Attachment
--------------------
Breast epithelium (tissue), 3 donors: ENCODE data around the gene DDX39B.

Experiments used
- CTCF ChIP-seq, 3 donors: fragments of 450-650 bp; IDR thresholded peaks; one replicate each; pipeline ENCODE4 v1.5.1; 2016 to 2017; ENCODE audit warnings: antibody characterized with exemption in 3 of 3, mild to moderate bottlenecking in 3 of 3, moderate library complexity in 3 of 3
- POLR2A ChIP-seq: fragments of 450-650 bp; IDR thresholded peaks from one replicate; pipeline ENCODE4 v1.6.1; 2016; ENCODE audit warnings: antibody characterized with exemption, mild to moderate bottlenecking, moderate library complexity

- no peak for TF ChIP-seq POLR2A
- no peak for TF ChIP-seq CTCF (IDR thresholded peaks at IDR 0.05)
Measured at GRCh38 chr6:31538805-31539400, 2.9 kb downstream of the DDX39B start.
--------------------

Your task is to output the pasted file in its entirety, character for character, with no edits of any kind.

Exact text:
Breast epithelium (tissue), 3 donors: ENCODE data around the gene DDX39B.

Experiments used
- CTCF ChIP-seq, 3 donors: fragments of 450-650 bp; IDR thresholded peaks; one replicate each; pipeline ENCODE4 v1.5.1; 2016 to 2017; ENCODE audit warnings: antibody characterized with exemption in 3 of 3, mild to moderate bottlenecking in 3 of 3, moderate library complexity in 3 of 3
- POLR2A ChIP-seq: fragments of 450-650 bp; IDR thresholded peaks from one replicate; pipeline ENCODE4 v1.6.1; 2016; ENCODE audit warnings: antibody characterized with exemption, mild to moderate bottlenecking, moderate library complexity

- no peak for TF ChIP-seq POLR2A
- no peak for TF ChIP-seq CTCF (IDR thresholded peaks at IDR 0.05)
Measured at GRCh38 chr6:31538805-31539400, 2.9 kb downstream of the DDX39B start.